"There are things I would like to say, if you think you can listen to me," Joseph-Hael said, looking me steadily in the eye with a stare I could not return. I glanced up at him, but then back down at his feet. "If not, then I will go."
"No," I said. "Tell me."
"Good," he said, smiling. "First, I need to tell you about Detective Al Hall. His body is in the freezer at the bakery. Tell the police that Romeo and I killed him."
"Okay," I said.
"The gun, with Romeo's fingerprints still on it, is in the cabinet of the front counter under the cash register."
"Why did you kill him?" I asked.
He held his open hands in front of his stomach, palms up, and stared into them for a moment. It was a thinking gesture I had noticed in him during our last meeting. Every few seconds he closed his hands, rubbing his fingertips across his palms, and then opened them again. Then, when he had come to some conclusion, he folded his hands together in front of him, lacing his fingers together like a praying man. "We cannot tell you this now," he said. "I want you to know, however, that we did not kill him casually nor without reason. There was no malice in the act."
I stared over at him, not knowing what to make of him. He seemed so earnest and honest. He exuded a calm goodness that didn't seem contrived nor insincere. "Okay," I said, "I'll tell the police about Al and the gun. Is that it?"
Again he stared back down into his hands for a moment. "You know," he said, not looking up, "I am very old, older than you can imagine and older even than I can tell you." He looked up at me and I nodded to show that I was listening. "We live so long, you know, that our memories fail us. I cannot remember my earliest life, only the past few hundred years."
"Yes. It's true. In the time that I can remember, do you know how many humans I have joined with?" I didn't like the description "joined with." I shrugged. "More than two hundred," he said. "When we join with a person, we know them as well as they know themselves, if not better." He paused and stared into his hands for a minute. "You cannot appreciate, I suppose, what it is like to have been so many different people."
"I suppose not."
"The things that are the same about them are vastly telling. Almost everything is the same. The differences all live out on the surface. Personality. Knowledge. Perspective. The diversity is great, I do not deny it. The similarity, however, is even greater. Does this surprise you?"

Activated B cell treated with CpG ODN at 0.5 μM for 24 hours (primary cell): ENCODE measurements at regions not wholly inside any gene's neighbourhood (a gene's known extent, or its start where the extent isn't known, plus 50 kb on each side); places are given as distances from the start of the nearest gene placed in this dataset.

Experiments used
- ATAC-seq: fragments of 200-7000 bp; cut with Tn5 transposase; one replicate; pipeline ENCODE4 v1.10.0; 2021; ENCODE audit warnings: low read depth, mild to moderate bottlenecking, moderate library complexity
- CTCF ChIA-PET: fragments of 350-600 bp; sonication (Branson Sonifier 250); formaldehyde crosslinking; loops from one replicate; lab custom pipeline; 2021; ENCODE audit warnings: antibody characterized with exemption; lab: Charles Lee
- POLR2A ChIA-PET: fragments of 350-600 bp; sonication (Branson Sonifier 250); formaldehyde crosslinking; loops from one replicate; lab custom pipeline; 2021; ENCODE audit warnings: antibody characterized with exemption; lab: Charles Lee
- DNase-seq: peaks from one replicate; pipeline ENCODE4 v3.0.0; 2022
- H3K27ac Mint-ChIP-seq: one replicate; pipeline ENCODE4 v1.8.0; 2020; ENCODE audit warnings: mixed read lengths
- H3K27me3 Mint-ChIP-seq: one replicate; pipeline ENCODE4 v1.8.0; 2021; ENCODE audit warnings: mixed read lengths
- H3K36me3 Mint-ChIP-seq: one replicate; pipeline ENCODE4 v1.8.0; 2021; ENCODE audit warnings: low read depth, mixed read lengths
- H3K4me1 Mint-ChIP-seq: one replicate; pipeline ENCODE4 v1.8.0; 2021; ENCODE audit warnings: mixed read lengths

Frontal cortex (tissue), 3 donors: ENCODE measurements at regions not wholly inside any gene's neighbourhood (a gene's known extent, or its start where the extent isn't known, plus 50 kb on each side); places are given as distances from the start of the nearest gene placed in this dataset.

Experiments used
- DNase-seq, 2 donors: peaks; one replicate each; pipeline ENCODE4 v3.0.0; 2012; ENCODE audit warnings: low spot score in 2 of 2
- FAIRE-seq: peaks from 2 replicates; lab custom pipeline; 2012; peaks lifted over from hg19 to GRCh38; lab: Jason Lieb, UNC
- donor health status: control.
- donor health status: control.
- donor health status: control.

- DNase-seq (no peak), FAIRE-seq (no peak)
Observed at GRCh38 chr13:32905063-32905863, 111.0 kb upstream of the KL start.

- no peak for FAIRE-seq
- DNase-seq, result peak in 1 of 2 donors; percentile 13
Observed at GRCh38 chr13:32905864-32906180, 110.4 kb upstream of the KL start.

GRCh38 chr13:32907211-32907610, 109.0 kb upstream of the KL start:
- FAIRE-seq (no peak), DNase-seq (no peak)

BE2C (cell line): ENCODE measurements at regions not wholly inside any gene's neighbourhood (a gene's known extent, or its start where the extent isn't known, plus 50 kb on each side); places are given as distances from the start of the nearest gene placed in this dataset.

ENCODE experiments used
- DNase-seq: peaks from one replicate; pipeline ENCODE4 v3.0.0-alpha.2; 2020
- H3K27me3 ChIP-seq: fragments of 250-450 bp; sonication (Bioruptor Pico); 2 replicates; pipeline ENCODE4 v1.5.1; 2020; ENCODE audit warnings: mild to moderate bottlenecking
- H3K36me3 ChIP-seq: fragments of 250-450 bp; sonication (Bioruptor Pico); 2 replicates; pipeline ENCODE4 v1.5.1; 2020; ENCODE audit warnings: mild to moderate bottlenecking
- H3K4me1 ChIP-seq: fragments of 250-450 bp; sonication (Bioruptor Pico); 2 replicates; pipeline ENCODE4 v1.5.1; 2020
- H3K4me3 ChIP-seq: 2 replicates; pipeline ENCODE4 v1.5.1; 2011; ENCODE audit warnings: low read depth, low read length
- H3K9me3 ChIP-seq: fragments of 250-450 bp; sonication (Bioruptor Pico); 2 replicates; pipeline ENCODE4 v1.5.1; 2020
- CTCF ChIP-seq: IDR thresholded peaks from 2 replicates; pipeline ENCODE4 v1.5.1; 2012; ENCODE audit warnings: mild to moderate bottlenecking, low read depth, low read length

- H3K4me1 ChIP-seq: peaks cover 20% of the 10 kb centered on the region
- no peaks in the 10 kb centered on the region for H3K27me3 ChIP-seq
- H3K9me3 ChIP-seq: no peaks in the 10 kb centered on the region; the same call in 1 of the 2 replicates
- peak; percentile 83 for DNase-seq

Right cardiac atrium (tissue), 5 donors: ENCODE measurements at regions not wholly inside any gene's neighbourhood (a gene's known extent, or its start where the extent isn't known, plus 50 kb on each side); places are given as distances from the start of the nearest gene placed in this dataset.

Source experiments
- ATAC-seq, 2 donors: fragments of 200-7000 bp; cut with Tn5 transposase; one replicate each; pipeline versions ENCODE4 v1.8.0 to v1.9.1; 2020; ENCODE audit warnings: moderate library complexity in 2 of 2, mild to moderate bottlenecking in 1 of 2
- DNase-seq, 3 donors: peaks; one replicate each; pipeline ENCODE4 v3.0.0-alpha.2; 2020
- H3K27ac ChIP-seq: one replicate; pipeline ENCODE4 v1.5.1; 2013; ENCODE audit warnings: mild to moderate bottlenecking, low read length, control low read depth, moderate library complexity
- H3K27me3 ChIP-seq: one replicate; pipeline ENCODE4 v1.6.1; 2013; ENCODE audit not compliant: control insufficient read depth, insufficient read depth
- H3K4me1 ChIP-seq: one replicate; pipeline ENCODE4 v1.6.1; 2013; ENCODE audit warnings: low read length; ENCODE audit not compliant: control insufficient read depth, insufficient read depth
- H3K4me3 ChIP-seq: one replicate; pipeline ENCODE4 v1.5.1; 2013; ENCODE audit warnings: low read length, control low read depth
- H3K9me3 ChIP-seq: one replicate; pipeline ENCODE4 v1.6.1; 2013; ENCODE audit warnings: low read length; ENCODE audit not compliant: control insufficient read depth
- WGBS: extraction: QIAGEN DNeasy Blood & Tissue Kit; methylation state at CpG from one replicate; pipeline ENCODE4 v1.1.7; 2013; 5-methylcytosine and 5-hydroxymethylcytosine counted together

"I don't know," I said. "I mean, I think a lot of the differences are in the soul. That leaves when you enter. So, maybe you can't see them all."
"Is that what you believe?" he asked, raising the eyebrow over his good, right eye. "When I join with a man, his soul is still there. I imprint to it, all of it, absorbing every detail into myself. Then, I exert my will, which is stronger than the subdued will of the man. When his will submits to mine, I gently send his soul out to his rest. By then I am everything that man was, though I am also still myself."
"Hmmm," I said. It made sense, but I'd never thought of it before. This was not how I had been taught. "Why are you telling me this?"
"Because, I this man Joseph is the first man I have loved," he said. "The things he knows, the things he believes, the way he sees the world, I've never experienced them before. I'll not lie to you, Simon, I had no respect for humanity until I knew Joseph."
I just stared at him, and he at me. "So?" I said finally.
"There are many things I want to tell you, Simon. The things Joseph knows would change everything you know and believe. This was not his will, however. He does not think you are ready to know these things, though he hopes you will become ready."
"Joseph doesn't even know me," I said. "I've never met the man."
"You are caught in a long plan, Simon. It's been forming for years, and the culmination is near. There is much that you do not know."
The words excited me, but scared me. Could I trust this Fate? "So, he doesn't want you to tell me anything after all?"
"He wants me to tell you only one thing," Joseph-Hael smiled again. "He wants me to tell you that there are no good guys and there are no bad guys. There are only people, lives, women and men, and they're all valuable and worthy."
"Really?" I said, disappointed. "That's what he wants you to tell me? There are no bad guys?"
"There are also no good guys. He believes you have been taught an ancient and insidious myth, the myth of good guys and bad guys, the myth of heroes and monsters."
I mulled the words over in my mind, waiting for them to connect with me, wanting them to mean something more. They did not, however. They were empty words to me. "Okay," I said. "I heard you."
Joseph-Hael looked satisfied. He walked a step toward me and held out a hand for me to shake. "I hope you understand those words soon," he said. "Thank you for everything."
I looked at his hand. I saw the way he leaned slightly because of his hurt side. I saw his left eye swollen completely shut. What the hell was he thanking me for. "What about Sam?" I asked, turning slightly away from him and rejecting his hand.
He lowered his hand and sighed. "I will call that payphone there when we are several miles away. It will be within the half hour. Stay near that phone." He looked at me with a serious stare almost like a frown for a few seconds, and then he smiled again. The smile suited his face more naturally. "You will do well, Simon. I believe in this. It has been a privilege to meet you. Goodbye."
He walked over to the Lexus, got in and drove away. I knew Amy was probably watching me through the window, waving goodbye, but I couldn't bear to look.
I felt so confused. In spite of everything I knew, I felt like I was the bad guy, and he was the good guy. I felt guilty. I felt deep regret. "I should have shaken his hand," I said to myself. It was too late. He was gone. The next time I saw him, I would have to kill him.